Waun-oer

Last updated

Waun-oer
Waunoer.JPG
Waun-oer from the southeast
Highest point
Elevation 670 m (2,200 ft)
Prominence 119 m (390 ft)
Listing Hewitt, Nuttall, HuMP
Coordinates 52°43′02″N3°47′55″W / 52.7171°N 3.7985°W / 52.7171; -3.7985 Coordinates: 52°43′02″N3°47′55″W / 52.7171°N 3.7985°W / 52.7171; -3.7985
Naming
English translationCold Bog
Language of name Welsh
Geography
Location Snowdonia, Wales
Parent range Cadair Idris
OS grid SH785147
Topo map OS Explorer OL23

Waun-oer is a mountain in Snowdonia, North Wales, situated approximately four miles to the south-west of Aran Fawddwy. It is one of the peaks in the Dyfi hills, a subgroup of the Cadair Idris group. It is a top of Maesglase and the summit consists of a trig point that crowns an uneven grassy plateau. It is connected to Cribin Fawr to the east and Mynydd Ceiswyn to the south. To the north lies Cadair Idris, while Tarren y Gesail lies to the west. [1]

Mountain A large landform that rises fairly steeply above the surrounding land over a limited area

A mountain is a large landform that rises above the surrounding land in a limited area, usually in the form of a peak. A mountain is generally steeper than a hill. Mountains are formed through tectonic forces or volcanism. These forces can locally raise the surface of the earth. Mountains erode slowly through the action of rivers, weather conditions, and glaciers. A few mountains are isolated summits, but most occur in huge mountain ranges.

Snowdonia region in north Wales

Snowdonia is a mountainous region in northwestern Wales and a national park of 823 square miles (2,130 km2) in area. It was the first to be designated of the three national parks in Wales, in 1951. It contains the highest peaks in the United Kingdom outside of Scotland.

North Wales unofficial region of Wales, United Kingdom

North Wales is an unofficial region of Wales. Retail, transport and educational infrastructure are centred on Wrexham, Rhyl, Colwyn Bay, Llandudno and Bangor. It is bordered to the rest of Wales with the counties of Ceredigion and Powys, and to the east by the English counties of Shropshire, Merseyside, and Cheshire. People from North Wales are sometimes referred to as "Gogs", derived from "gogledd" - the Welsh for "north".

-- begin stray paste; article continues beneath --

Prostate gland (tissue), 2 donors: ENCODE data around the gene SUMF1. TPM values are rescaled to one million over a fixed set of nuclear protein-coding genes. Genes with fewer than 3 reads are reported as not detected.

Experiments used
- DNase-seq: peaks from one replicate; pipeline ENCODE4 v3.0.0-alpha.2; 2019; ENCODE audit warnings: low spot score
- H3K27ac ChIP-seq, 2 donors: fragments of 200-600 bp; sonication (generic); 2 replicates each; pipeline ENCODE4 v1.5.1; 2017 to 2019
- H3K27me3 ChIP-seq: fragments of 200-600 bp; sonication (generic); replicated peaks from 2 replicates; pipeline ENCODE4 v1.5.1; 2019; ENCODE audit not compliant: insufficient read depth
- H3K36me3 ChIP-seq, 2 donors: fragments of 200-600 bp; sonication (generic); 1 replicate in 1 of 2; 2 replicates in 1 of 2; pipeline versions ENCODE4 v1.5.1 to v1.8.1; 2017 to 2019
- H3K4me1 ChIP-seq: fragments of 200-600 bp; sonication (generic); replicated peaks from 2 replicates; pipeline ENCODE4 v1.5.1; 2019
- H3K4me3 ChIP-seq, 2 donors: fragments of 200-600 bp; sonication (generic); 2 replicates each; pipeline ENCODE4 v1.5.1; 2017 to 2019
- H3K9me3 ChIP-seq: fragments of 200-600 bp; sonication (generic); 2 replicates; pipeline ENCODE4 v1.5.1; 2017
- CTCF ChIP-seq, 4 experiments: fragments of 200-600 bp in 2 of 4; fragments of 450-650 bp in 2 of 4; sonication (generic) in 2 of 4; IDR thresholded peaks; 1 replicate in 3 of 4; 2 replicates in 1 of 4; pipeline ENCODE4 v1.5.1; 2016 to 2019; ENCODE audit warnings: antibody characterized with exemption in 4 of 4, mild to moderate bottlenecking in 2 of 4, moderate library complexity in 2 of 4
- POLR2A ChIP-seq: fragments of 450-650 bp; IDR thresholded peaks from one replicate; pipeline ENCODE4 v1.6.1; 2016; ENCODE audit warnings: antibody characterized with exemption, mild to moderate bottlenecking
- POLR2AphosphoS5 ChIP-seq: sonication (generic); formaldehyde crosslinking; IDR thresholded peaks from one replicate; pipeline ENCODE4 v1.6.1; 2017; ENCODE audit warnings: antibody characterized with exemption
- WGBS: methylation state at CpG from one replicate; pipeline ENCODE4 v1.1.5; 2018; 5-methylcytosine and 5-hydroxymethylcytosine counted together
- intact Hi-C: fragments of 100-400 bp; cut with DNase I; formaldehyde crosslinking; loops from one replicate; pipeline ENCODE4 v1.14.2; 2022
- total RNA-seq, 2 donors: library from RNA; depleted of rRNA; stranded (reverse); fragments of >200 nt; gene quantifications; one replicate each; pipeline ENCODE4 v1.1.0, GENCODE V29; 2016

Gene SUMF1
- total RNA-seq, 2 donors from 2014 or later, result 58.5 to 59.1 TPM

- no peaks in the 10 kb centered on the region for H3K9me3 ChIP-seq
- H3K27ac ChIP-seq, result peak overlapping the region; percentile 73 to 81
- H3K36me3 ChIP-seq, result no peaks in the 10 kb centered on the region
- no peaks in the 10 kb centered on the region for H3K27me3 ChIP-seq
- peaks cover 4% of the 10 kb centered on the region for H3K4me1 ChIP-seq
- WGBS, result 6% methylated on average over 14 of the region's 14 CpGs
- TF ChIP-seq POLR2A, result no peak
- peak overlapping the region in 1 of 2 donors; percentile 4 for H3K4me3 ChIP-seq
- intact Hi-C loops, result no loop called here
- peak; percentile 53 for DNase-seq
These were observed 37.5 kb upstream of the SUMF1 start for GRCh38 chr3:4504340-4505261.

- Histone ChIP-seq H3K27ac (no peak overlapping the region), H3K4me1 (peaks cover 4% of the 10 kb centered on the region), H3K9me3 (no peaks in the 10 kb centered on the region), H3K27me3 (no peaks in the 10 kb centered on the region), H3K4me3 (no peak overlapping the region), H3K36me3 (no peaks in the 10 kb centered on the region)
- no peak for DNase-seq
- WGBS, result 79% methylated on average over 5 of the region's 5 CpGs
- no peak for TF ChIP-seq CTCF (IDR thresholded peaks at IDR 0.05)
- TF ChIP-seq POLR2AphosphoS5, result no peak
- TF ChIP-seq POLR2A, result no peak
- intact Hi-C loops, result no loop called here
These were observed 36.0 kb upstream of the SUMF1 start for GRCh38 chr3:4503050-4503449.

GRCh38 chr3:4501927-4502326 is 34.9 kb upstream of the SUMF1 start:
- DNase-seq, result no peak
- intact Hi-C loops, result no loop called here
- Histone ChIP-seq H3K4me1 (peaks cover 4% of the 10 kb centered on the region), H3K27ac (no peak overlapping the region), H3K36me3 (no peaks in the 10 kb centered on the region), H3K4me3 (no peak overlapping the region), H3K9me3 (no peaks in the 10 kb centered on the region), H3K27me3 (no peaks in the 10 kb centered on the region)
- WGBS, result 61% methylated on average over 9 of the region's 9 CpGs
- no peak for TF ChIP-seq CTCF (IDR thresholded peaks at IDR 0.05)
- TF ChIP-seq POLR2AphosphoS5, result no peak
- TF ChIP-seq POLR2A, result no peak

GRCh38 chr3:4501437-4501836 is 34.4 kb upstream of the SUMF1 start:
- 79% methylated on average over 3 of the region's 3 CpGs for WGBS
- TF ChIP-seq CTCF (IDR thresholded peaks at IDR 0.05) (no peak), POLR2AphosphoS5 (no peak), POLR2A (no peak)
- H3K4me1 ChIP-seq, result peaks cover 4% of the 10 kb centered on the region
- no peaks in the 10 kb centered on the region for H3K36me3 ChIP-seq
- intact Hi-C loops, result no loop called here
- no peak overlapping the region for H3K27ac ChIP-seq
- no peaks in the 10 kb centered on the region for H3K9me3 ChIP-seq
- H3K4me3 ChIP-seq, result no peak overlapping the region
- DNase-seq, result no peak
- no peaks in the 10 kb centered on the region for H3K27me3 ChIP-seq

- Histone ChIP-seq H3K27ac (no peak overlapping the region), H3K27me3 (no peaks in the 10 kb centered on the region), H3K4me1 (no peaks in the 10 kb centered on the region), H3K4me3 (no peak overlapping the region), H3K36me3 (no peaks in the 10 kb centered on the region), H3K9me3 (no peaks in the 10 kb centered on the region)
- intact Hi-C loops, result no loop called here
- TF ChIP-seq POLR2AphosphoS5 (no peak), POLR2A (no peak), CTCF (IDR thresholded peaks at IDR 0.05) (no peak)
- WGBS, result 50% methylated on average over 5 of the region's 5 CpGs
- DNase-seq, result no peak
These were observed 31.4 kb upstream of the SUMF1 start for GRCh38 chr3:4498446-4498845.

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Maesglase 678m high mountain in Wales

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Gau Graig 683m high mountain in Wales

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Tyrrau Mawr mountain in United Kingdom

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Cyfrwy 811m high mountain in Wales

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Idris Gawr was a king of Meirionnydd in early medieval Wales. He is also sometimes known by the patronymic Idris ap Gwyddno. Although now known as Idris Gawr, this may be an error and he may have originally been known as "Idris Arw". He was apparently so large that he could sit on the summit of Cadair Idris and survey his whole kingdom.

Glasgwm mountain in United Kingdom

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Cribin Fawr 658m high mountain in Wales

Cribin Fawr is a mountain in Snowdonia, North Wales, situated approximately four miles to the south-west of Aran Fawddwy. It is one of the peaks in the Dyfi hills, a subgroup of the Cadair Idris group. It is a top of Maesglase, connected to its parent peak by the Craig Portas ridge. The top of Cribin Fawr is a large open plateau of peat bog. To the west is Waun-oer, to the north Cadair Idris, to the south Maesglase and Glasgwm to the east.

Tarren y Gesail 667m high mountain in Wales

Tarren y Gesail is a mountain in Snowdonia, North Wales. It is one of the Marilyns of the Cadair Idris group.

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Craig-y-llyn 622m high mountain in Wales

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Llanegryn village in Gwynedd, Wales

Llanegryn is a village and a community in Gwynedd, north-west Wales. It was formerly part of the historic county of Merionethshire. It is located within Snowdonia National Park south of the Snowdonia (Eryri) mountain range. Travelling by road, it is around 4 miles (6 km) north-east of Tywyn and 17 miles (27 km) south-west of Dolgellau. The nearest railway stations are at Tonfanau and Llwyngwril, both less than 3 miles (5 km) away.

Dyfi hills

The Dyfi hills are a range situated in the southernmost area of Snowdonia, bounded by the River Dyfi on the east and south sides, by the Afon Dulas on the west and the Afon Cerist to the north. They lie to the West of the Aran Fawddwy range, north-east of the Tarren y Gesail range and are a subgroup of the Cadair Idris group.

References

  1. Nuttall, John & Anne (1999). The Mountains of England & Wales - Volume 1: Wales (2nd edition ed.). Milnthorpe, Cumbria: Cicerone. ISBN   1-85284-304-7.